Under normal circumstances, our decision-making process operates effectively. But when stressors are present, the decision-making process can become strained or fail altogether as the pilot fails to properly evaluate any of the five flight elements.

Stressors can be broadly categorized as physical, physiological, and psychological. Physical stressors relate to our environment and include such factors as cockpit temperature, noise, vibration and turbulence, hypoxia, and carbon monoxide. Any of these stressors can alter our perceptions to the point that we are no longer able to make realistic evaluations.

Physiological stressors are those that affect the functioning of our bodies and minds. They include such common factors as fatigue and proper nutrition. A good checklist for these items is the I'M SAFE checklist. (See sidebar.)

The third category is psychological stressors, and these include myriad factors such as peer pressure, self-image, get-home-itis and the hurry-up syndrome. (See AOPA Flight Training, June 1999). Such stressors can severely alter our perception of the five elements of flight decision making.

When stressors mount, the attitudes that we normally keep in check may begin to adversely influence our decision-making ability. Our judgment becomes compromised, and we begin to slide down a slippery slope toward disaster. What's important is that we recognize the traits within us, understand how these traits can develop into hazardous attitudes, and develop mechanisms to readjust our thought processes as we enter the zone of hazardous attitudes and dangerous decision making.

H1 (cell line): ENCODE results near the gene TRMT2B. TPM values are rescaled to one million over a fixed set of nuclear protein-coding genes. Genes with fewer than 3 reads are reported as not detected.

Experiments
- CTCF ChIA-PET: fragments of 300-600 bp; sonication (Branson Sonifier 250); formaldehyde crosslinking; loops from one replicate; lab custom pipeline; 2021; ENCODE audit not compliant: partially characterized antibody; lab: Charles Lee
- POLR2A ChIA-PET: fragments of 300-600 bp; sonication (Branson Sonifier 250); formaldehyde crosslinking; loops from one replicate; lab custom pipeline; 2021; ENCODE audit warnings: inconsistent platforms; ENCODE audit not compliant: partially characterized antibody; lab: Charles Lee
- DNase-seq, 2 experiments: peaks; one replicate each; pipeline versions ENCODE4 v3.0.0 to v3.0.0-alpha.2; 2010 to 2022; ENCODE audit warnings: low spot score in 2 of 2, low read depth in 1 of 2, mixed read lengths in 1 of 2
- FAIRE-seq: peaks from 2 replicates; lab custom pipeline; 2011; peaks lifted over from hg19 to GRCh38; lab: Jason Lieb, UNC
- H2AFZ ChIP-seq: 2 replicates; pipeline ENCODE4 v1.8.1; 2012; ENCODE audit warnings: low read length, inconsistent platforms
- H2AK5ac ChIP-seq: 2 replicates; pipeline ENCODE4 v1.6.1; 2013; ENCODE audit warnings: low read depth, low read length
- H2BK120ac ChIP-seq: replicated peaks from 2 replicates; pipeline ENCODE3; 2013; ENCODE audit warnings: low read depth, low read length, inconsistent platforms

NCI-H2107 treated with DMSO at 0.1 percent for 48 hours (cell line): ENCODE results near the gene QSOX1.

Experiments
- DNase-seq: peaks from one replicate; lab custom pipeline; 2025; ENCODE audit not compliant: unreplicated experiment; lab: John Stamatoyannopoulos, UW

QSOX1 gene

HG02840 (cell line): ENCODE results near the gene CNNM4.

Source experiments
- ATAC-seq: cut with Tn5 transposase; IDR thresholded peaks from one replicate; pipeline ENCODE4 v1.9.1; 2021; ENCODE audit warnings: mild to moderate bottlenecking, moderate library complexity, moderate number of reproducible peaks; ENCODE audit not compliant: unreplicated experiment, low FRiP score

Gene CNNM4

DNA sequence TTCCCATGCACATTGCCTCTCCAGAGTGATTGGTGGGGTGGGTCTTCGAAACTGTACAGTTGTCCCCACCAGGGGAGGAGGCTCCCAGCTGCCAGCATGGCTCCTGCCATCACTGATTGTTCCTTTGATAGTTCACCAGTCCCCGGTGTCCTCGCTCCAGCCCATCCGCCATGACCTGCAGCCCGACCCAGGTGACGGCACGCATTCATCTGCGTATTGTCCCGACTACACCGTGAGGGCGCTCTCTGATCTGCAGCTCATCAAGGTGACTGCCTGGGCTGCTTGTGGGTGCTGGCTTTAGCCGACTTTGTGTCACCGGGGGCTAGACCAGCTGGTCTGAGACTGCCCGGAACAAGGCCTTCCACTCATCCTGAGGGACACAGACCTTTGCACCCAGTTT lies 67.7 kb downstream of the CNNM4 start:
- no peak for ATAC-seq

While most of us don't like to admit it, at times we all act as if the rules don't apply to us. If you've ever found yourself cruising down the highway above the posted speed limit, hurrying to make it through a yellow traffic light, or rolling past a stop sign, then you know what I'm talking about. Sometimes it seems that the rules just don't apply in the particular circumstances, that they aren't that important, or that we can get away with disregarding them.

When we find ourselves breaking the rules like this, we usually have ways to rationalize our behavior. "There was no traffic, and I was in a hurry...nobody was coming...conditions were know these roads were really designed for traveling at 70 miles an hour...." Occasionally, such lapses in judgment result in an accident, but even then we are likely to find extenuating circumstances that relieve us of responsibility, such as, "That guy just came out of nowhere," or, "There was a patch of ice on the road," or, "He wasn't using his turn signals."

The same thing can happen in an airplane. To save a few seconds of time, pilots sometimes abbreviate the traffic pattern or use non-standard entries, skip checklists, or fly closer to the clouds and in poorer weather conditions than legally allowed. They rationalize these deviations with similar arguments, including, "There was nobody else in the pattern," or, "I know the checklist by heart," or, "I've done this hundreds of times."

Psychological stressors are probably the most common cause of allowing antiauthority traits to run amuck. When we feel a strong need to get somewhere, we can feel justified in bending the rules. When our antiauthority attitude overwhelms our good judgment, we're squarely in the danger zone.